Never Lie on an Application for Insurance

Conceal or Misrepresent Material Facts Requires Rescission in Alabama

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Allied World issued general liability policies to Clint Lovette (“Lovette”) and his companies.  (collectively “Lovette Defendants”) for the policy periods of March 16, 2018 to March 16, 2019 and March 16, 2019 to March 16, 2020. Allied World sought a judicial determination in its favor that it does not owe the Lovette Defendants a defense or indemnity regarding two cases.

In Allied World Surplus Lines Insurance Company v. Lovette Properties, LLC, et al., No. 2:22-cv-00738-RDP, United States District Court, N.D. Alabama, Southern Division (March 15, 2024) the USDC resolved the disputes.


In early September 2017, the Wheelers threatened to sue Lovette Properties to recover all sums paid if the Wheeler project was not completed by the end of 2017. The Wheelers informed Lovette Properties that they were considering all available options for remedying the situation and asserted that their letter “does not constitute a waiver of any of our rights or remedies, all of which are expressly reserved.”

The 2018/2019 Policy

On April 16, 2018, Clint Lovette, on behalf of Lovette Properties, signed and submitted a “Contractor’s Supplemental Application” requesting general liability insurance coverage from Allied World. In the Contractor’s Supplemental Application, Lovette falsely represented: (1) that the Lovette Defendants had no losses, claims, or suits against them in the past 8 years; (2) that no claims or legal actions were pending; (3) that the Lovette Defendants had no knowledge of any pre-existing act, omission, event, condition, or damage to any person or property that might reasonably be expected to give rise to any future claim or legal action against any person or entity identified in the application; (4) that the Lovette Defendants had not been accused of faulty construction in the past 8 years; and (5) that the Lovette Defendants had not been accused of breaching a contract in the past 8 years.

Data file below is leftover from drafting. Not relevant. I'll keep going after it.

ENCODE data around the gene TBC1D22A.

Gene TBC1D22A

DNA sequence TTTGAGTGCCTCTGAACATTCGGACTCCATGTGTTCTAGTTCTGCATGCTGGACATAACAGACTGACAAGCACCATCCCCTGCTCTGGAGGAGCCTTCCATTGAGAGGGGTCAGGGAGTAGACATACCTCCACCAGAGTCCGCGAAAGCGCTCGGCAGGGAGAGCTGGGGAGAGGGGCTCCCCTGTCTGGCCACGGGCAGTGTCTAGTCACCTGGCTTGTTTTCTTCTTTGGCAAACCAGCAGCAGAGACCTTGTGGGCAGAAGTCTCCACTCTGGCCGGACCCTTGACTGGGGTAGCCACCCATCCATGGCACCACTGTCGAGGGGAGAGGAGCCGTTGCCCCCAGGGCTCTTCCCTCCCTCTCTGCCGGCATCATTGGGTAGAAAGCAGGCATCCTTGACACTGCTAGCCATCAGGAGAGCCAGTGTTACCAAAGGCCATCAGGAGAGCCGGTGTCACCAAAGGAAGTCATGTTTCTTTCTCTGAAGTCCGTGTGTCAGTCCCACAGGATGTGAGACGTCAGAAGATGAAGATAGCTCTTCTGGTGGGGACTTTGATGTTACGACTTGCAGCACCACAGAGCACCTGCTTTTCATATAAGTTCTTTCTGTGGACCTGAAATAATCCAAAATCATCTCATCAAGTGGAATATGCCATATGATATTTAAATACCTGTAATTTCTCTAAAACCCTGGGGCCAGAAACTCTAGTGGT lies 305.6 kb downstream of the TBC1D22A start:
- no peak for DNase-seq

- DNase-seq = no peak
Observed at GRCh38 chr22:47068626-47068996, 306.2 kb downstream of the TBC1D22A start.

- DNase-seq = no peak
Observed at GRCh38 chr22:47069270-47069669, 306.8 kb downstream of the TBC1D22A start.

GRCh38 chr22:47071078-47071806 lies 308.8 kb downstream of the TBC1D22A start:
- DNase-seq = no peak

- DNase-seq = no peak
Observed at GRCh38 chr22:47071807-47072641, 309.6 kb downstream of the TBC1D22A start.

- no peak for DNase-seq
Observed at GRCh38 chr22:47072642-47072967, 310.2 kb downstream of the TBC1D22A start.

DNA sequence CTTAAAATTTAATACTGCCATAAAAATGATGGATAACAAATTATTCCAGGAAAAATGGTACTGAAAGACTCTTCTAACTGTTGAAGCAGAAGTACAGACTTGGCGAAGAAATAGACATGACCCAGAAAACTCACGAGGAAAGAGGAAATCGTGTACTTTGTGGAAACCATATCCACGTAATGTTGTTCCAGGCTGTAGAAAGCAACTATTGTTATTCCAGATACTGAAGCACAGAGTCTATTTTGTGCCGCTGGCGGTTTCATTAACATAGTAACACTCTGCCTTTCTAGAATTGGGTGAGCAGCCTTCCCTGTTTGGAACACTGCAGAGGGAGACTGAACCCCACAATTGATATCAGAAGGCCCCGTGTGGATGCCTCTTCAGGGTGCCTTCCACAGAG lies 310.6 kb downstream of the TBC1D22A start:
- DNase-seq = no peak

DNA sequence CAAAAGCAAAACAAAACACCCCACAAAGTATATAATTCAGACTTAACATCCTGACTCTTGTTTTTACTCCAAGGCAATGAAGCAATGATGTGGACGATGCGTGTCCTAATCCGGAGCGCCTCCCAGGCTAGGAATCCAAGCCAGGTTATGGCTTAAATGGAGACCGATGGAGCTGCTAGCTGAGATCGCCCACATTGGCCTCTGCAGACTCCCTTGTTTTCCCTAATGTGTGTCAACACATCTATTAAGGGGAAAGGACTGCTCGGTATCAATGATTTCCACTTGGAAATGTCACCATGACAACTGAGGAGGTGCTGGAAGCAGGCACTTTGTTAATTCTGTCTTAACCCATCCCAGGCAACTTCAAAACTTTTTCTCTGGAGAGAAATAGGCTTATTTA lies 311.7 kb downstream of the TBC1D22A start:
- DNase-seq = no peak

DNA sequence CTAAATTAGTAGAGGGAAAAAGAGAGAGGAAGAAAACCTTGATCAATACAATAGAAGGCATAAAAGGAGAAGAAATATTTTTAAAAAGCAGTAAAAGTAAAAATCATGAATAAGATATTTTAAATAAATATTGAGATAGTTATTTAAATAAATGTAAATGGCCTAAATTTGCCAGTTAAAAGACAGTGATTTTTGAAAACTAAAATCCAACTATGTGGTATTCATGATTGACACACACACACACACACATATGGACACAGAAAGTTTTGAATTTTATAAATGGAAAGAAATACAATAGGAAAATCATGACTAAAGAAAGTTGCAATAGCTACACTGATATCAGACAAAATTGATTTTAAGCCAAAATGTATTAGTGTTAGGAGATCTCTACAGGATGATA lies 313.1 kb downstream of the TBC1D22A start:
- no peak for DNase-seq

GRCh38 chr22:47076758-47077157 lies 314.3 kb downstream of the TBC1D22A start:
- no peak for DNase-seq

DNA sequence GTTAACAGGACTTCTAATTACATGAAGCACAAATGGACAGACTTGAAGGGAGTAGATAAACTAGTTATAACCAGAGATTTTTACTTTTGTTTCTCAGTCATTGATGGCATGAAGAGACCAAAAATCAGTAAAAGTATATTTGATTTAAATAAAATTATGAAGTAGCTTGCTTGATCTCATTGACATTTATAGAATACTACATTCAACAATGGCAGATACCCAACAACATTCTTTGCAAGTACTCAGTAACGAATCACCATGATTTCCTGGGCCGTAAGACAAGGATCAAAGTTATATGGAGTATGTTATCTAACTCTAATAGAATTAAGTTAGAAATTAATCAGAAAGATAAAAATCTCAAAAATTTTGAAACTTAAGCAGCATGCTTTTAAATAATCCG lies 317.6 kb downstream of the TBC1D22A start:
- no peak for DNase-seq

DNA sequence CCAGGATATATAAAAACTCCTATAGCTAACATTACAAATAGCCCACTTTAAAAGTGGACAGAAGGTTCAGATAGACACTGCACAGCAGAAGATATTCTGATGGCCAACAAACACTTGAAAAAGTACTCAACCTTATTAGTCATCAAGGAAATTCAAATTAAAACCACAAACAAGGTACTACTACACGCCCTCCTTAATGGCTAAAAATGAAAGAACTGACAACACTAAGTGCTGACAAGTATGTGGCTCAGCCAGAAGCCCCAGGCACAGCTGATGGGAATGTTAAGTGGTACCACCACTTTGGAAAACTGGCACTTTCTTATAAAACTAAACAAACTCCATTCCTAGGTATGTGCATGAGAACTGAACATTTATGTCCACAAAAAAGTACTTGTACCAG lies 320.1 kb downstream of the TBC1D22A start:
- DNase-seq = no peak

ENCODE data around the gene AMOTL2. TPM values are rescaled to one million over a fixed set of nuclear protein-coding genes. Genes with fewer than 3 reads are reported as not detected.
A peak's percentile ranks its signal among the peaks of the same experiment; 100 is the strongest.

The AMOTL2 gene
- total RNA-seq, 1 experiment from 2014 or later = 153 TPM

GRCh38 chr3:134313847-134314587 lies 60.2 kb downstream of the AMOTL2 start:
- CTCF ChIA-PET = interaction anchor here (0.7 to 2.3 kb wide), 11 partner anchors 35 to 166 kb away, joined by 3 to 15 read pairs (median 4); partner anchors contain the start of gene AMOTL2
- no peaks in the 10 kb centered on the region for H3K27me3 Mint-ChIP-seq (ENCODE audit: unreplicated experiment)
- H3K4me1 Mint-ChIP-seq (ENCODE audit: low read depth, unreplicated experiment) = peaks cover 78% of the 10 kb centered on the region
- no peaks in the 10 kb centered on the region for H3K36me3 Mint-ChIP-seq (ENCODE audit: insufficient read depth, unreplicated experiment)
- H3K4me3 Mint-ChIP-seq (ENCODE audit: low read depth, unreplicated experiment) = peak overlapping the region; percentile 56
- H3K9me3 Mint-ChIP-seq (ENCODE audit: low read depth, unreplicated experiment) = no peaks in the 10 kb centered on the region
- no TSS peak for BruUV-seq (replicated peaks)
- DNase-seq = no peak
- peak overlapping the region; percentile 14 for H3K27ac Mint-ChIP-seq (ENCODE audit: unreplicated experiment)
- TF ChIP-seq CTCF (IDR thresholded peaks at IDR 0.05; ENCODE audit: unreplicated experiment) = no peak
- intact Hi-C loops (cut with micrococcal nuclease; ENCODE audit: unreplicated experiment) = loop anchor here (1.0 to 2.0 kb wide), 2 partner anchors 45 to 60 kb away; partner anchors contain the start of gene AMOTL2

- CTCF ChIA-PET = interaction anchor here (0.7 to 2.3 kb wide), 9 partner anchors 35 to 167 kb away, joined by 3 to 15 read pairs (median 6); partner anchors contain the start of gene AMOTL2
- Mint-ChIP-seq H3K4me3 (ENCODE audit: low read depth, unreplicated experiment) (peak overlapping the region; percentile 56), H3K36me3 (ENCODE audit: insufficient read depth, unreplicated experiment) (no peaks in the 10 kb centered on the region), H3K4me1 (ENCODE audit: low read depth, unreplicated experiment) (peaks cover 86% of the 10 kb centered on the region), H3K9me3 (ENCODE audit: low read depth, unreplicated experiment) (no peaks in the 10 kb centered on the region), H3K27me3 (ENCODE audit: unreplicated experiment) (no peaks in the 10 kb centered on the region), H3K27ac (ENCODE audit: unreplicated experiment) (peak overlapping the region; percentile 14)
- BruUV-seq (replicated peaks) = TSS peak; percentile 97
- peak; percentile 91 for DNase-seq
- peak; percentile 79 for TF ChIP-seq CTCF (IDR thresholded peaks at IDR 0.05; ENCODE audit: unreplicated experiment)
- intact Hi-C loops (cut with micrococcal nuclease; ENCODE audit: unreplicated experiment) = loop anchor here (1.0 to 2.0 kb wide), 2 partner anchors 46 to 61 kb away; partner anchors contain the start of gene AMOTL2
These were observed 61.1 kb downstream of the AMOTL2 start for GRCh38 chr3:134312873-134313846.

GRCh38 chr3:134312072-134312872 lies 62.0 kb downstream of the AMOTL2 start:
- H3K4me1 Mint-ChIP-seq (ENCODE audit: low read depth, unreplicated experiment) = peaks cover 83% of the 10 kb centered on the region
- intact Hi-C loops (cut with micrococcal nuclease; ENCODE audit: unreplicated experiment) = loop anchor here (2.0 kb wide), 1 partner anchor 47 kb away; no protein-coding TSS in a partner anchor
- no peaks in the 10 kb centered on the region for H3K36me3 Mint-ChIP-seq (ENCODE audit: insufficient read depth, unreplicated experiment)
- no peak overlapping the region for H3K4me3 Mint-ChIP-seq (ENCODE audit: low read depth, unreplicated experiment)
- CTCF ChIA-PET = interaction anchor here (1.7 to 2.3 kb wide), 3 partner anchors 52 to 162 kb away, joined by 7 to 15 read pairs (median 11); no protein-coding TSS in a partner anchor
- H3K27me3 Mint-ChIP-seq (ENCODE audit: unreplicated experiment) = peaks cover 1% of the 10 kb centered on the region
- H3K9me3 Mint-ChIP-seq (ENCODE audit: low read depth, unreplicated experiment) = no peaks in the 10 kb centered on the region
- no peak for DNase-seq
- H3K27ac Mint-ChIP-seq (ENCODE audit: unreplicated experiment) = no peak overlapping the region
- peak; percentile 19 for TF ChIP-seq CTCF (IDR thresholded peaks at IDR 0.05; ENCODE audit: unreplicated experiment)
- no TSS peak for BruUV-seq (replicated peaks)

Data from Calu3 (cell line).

The Wheelers filed an Arbitration Complaint against Lovette seeking recovery of the costs associated with completing the renovation of their house; consequential damages for the cost of repairs to the house; the costs for maintaining another household during construction; damages for mental anguish and emotional distress; and “exemplary damages to the extent permitted by law [and] … the costs of this action, attorneys’ fees, expenses, and interest on the judgment as allowed by law.”

The Adams Case

On April 15, 2020, Allison and Carl Adams (“the Adamses”) sued Lovette. In the Complaint, the Adamses alleged that Lovette Properties abandoned the project before completion and left the house in a manner that did not comply with the applicable building codes and industry standards. The Adams case was tried as a bench trial that entered a judgment for $149,214.23 in favor of the Adamses only on the contractual and negligence claims.


Allied World asserted that summary judgment in its favor was proper because the Policies must be rescinded and thus Allied World is relieved of its obligation to defend or indemnify the Lovette Defendants in both the Wheeler arbitration and the Adams case.

Rescission under Alabama Code § 27-14-7